The US dollar seemed to be on the verge of a rise in the forex markets on Tuesday and into Wednesday after unrest continued to occur in Hong Kong.
The autonomous city has long since been plagued by unrest by pro-democracy protestors who claim that it has been wrongly treated by China.
The protests have taken place again in recent weeks as the Chinese government proposes a new national security law for the area.
It is expected that US President Donald Trump will publicise his intended response to the new development this week.
According to a report in the outlet Bloomberg News, the US government is debating whether or not to target sanctions at those associated with the Chinese government.
The new wave of problems, however, appeared to herald a good day for the dollar, which looked set to rise in the markets.
Some traders who were concerned about the way that any potential new sanctions imposed on China by the US could affect the global economy seemed to want to put their investments into dollars.
This often happens due to the fact that dollars can be easily turned into cash.
It came despite the fact that there is still some risk-friendliness in the markets due to economies across the globe cautiously reopening following a lull in the coronavirus pandemic.
The greenback finally went up in its pair against sterling as trading kicked off on Wednesday, reaching $1.2320, which represented a welcome break for the US currency in that pair.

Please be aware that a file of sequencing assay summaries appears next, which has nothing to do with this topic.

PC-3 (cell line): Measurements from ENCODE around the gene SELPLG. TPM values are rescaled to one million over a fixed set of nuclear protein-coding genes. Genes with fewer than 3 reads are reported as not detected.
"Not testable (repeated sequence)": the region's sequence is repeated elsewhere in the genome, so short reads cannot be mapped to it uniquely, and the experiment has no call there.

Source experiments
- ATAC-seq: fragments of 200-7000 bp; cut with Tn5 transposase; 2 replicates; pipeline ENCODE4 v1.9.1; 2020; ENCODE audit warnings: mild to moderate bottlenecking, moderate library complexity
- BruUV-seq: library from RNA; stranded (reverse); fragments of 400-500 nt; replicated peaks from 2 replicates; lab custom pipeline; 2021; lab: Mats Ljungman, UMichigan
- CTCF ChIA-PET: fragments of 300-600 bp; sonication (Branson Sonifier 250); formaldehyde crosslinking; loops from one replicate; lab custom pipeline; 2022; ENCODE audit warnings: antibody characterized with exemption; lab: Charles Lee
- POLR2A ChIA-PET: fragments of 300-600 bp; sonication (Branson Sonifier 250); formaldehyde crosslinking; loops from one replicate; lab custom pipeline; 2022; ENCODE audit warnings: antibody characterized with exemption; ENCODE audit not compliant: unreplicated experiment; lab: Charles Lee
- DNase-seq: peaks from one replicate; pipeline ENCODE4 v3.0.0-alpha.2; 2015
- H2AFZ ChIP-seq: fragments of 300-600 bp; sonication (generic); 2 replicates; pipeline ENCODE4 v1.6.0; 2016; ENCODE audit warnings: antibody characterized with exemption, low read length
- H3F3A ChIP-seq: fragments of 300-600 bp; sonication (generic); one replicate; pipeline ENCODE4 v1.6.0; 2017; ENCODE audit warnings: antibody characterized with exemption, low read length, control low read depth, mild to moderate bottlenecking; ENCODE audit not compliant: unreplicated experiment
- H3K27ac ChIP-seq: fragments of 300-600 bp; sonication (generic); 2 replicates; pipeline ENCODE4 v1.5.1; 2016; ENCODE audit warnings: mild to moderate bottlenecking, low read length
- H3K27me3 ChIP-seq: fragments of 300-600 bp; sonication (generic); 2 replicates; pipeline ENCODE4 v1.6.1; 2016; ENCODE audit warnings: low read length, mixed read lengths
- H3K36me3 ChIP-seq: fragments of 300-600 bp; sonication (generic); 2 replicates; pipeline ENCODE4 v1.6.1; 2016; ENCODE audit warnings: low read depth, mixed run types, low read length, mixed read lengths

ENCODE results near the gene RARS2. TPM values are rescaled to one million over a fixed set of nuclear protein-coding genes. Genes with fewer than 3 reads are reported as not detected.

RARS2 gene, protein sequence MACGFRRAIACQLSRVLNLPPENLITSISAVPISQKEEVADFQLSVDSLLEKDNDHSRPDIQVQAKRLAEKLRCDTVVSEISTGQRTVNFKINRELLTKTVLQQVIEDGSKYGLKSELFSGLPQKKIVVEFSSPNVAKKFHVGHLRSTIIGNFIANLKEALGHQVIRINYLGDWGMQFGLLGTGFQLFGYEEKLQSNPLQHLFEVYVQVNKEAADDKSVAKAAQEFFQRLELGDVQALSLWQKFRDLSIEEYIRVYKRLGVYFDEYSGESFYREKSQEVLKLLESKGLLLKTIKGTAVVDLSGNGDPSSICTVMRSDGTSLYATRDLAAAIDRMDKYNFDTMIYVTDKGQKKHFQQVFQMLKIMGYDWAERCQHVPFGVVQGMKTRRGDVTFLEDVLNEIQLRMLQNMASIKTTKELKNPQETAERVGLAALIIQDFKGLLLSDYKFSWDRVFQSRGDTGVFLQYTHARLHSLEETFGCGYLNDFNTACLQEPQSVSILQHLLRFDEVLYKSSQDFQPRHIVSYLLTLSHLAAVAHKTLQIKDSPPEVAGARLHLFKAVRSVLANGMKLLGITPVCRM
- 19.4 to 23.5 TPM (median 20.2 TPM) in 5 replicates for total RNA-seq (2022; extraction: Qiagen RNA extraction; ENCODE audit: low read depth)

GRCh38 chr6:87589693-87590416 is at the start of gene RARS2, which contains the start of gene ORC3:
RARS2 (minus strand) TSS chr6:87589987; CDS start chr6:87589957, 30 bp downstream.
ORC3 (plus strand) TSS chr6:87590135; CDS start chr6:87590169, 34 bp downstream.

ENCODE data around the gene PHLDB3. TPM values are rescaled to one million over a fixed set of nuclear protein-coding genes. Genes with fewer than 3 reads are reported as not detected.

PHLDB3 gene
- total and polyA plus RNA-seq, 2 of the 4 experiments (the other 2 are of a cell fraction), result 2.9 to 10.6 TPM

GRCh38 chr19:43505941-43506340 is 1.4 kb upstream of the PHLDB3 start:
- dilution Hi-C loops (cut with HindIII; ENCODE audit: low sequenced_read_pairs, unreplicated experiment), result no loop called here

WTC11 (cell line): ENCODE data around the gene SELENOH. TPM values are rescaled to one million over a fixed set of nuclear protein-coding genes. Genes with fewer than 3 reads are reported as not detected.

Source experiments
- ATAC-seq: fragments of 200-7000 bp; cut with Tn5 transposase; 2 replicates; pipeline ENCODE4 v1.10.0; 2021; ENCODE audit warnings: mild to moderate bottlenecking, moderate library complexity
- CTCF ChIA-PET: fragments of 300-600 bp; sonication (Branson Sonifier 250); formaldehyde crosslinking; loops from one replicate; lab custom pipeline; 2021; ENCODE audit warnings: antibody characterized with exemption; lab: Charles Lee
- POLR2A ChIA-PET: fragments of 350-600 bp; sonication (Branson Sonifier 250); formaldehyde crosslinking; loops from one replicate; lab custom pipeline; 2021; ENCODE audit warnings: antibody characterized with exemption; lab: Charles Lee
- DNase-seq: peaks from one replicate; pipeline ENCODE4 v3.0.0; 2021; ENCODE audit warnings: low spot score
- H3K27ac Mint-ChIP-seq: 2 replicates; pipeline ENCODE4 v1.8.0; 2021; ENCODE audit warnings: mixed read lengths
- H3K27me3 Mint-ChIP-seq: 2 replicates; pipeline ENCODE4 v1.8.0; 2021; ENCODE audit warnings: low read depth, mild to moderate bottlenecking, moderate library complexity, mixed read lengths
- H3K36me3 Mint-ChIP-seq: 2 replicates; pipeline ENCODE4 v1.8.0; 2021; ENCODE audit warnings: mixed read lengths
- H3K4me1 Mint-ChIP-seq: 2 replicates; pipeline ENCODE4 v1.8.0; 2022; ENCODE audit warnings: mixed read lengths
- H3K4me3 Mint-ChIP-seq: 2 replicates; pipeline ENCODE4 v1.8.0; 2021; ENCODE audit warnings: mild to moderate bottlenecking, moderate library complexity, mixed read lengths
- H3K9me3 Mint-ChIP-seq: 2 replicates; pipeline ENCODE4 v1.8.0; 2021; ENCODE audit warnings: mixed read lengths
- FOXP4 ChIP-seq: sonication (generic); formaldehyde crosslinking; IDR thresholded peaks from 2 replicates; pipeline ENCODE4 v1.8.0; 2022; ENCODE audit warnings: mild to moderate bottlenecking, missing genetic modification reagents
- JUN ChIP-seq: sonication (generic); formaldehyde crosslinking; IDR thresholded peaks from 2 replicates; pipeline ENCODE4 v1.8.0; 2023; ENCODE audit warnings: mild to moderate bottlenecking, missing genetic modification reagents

Over the Channel, meanwhile, the dollar was up to $1.0958 for each euro.
In its pair against the safe-haven Swiss franc, meanwhile, it was trading at 0.9669.
This was a far cry from the session before when it saw its value decrease by 0.6%.
Elsewhere around the world, the dollar appeared to show signs of being trapped in its pair against the Japanese yen.
It showed signs of being stuck at around 107.53 yen, despite the fact that the yen seemed to surge against the single currency in the increasingly volatile atmosphere.
There were also significant problems for the Antipodean currencies.
These currencies, which tend to rise and fall broadly in line with both global trade and with the fortunes of Australia’s major trading partner China, had done well recently.
However, by Wednesday, there were problems on the cards.
The Aussie dollar was down in its pair against the greenback, this time to $0.6642.
The New Zealand dollar was also down, this time to $0.6195.
In Europe, there was more controversy over the way that the economic response to the coronavirus pandemic was going to be paid for.
France and Germany recently instituted a plan to create a recovery fund worth €500bn.
Under this plan, grants would be given to sectors or areas struggling during the pandemic.
However, now some other European countries, such as Denmark, say that they want to pursue a system of loans instead.